Determining the structural properties of the native ACL or reconstructed graft, ex vivo, is a common method for evaluating graft strength and documenting healing.7,15,20 However, these methods require destructive testing and are not suitable for in vivo longitudinal assessment. Alternatively, signal intensity (also termed grayscale), a MR parameter that is a function of tissue type and water content, has been used to evaluate ACL graft integrity and maturation following ACL reconstruction surgery in humans.3,8,13,16,18 The use of grayscale as an outcome measure is founded on research showing that the graft grayscale values decrease with time post-operatively,18,20 and negatively correlates with its structural properties in an ovine model.20 It has recently been established that graft volume when measured in situ via MR imaging, also correlates with the graft structural properties, and that the correlation could be improved by normalizing the volume to the graft T2 relaxation time three months post-operatively in the caprine model.5 While these findings are promising, the relationship between graft volume, grayscale value, and the graft structural properties throughout the healing process remains undocumented. Because bio-enhanced primary repair of the ACL is now proving to be efficacious in animal models,19 it is also important to validate the relationships between graft volume, grayscale and the structural properties of repaired ligaments.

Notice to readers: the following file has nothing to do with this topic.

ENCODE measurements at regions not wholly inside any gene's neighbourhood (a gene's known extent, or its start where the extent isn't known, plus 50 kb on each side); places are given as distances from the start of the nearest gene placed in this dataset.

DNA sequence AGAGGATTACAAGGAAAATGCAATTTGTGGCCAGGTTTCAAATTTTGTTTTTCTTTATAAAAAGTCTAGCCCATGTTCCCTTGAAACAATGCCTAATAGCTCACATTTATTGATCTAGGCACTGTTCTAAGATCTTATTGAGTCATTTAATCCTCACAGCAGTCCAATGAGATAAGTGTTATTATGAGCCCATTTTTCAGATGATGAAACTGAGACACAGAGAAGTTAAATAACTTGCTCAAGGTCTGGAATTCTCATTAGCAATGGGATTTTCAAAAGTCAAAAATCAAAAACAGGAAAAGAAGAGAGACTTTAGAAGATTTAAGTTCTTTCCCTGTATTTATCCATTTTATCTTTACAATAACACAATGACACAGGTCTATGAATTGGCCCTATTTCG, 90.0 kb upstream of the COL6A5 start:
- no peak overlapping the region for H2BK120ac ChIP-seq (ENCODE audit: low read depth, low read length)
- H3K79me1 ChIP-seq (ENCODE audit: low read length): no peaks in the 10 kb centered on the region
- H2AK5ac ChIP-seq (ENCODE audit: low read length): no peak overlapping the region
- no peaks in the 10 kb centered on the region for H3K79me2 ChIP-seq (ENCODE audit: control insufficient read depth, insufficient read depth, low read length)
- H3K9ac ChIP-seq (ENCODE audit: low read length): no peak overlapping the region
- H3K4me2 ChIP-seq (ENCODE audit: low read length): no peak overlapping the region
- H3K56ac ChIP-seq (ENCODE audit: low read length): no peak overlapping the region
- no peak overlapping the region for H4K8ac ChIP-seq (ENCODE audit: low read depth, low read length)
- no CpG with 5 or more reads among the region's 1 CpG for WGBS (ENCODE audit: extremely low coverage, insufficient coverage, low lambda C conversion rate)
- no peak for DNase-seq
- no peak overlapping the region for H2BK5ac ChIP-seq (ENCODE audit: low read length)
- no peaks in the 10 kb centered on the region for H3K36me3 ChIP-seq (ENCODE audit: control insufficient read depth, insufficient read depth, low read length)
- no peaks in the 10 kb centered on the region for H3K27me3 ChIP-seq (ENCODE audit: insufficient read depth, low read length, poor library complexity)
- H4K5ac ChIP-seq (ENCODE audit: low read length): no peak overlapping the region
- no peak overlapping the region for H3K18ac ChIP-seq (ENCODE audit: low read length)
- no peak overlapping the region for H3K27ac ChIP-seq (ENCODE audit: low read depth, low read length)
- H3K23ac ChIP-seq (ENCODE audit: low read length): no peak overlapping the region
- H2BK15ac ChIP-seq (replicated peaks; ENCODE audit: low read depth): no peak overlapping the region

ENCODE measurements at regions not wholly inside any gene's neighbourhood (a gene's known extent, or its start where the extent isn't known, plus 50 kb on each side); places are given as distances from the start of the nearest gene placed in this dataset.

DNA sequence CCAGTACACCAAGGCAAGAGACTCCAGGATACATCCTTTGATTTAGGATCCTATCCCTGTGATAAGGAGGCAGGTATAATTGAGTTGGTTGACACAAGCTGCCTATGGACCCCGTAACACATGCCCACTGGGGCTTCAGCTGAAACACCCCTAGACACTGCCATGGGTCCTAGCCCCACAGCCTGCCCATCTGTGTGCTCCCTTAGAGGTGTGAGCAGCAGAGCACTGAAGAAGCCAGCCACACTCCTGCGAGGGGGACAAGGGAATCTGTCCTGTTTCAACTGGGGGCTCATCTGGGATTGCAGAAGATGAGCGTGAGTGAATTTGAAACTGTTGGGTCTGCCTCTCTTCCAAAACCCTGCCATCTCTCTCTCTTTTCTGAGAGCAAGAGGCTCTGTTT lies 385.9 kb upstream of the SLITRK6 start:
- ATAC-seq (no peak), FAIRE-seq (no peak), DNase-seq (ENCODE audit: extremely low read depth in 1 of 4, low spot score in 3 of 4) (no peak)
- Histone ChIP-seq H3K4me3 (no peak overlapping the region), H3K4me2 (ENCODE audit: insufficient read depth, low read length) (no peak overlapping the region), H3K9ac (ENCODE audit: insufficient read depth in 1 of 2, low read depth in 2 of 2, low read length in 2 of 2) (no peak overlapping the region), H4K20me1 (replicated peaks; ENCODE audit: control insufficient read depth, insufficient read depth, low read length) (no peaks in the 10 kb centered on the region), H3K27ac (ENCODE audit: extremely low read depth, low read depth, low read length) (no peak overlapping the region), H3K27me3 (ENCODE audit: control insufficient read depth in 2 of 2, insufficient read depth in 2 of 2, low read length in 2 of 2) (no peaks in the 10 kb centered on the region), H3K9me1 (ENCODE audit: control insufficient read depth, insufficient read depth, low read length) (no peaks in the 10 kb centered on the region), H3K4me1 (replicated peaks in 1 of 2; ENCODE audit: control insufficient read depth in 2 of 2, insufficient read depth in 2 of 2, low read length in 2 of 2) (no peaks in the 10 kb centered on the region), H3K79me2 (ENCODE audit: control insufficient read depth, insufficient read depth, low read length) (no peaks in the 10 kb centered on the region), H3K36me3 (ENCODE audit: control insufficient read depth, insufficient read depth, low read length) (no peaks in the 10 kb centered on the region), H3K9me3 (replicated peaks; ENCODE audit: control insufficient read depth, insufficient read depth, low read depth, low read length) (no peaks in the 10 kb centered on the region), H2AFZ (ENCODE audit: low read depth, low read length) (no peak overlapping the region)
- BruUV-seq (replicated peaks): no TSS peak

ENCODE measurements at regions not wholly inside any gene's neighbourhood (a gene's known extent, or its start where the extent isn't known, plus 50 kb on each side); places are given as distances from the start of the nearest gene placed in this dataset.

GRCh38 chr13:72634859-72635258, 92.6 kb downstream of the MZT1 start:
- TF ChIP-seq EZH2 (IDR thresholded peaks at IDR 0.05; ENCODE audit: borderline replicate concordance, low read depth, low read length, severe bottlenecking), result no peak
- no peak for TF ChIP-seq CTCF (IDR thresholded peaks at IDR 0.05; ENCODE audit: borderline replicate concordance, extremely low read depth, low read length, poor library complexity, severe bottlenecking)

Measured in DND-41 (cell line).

To date there have been no studies evaluating volume (a measure depicting the amount of tissue) and grayscale (a surrogate measure of tissue quality) as separate quantifiable MR variables to predict the structural properties of an ACL graft or ACL repair over the course of the healing process. The objective of this study was to assess a novel, non-invasive method for predicting the structural properties of a porcine ACL reconstructed ligament (graft) and a bio-enhanced ACL suture repair using 3-D models derived from T2*-weighted MR imaging at two time points in the healing process. We hypothesize that intra-articular graft or ligament volumes and grayscale values will be significant predictors of the structural properties of the reconstructed ligament and ACL repairs after 15 weeks and 52 weeks of healing. Additionally, we hypothesize that the combination of volume and grayscale values, as two separate defining characteristics of the ligament, will improve that prediction in a multiple linear regression model.
Approval was obtained from the Institutional Animal Care and Use Committee (IACUC) prior to performing these studies.
Fifty adolescent Yucatan minipigs (approximately 15 weeks of age) underwent either ACL transection (10 animals), ACL transection immediately followed by ACL reconstruction with a patellar tendon allograft (10 animals), or ACL transection immediately followed by bio-enhanced ACL reconstruction using patellar tendon allograft and a collagen-platelet composite (30 animals) as previously described.4 All surgical procedures were performed by the same orthopaedic surgeon. After 15 weeks of healing, the animals were euthanized and the surgical legs were harvested distal to the hip. MR imaging was performed before the joints were frozen and stored for mechanical testing.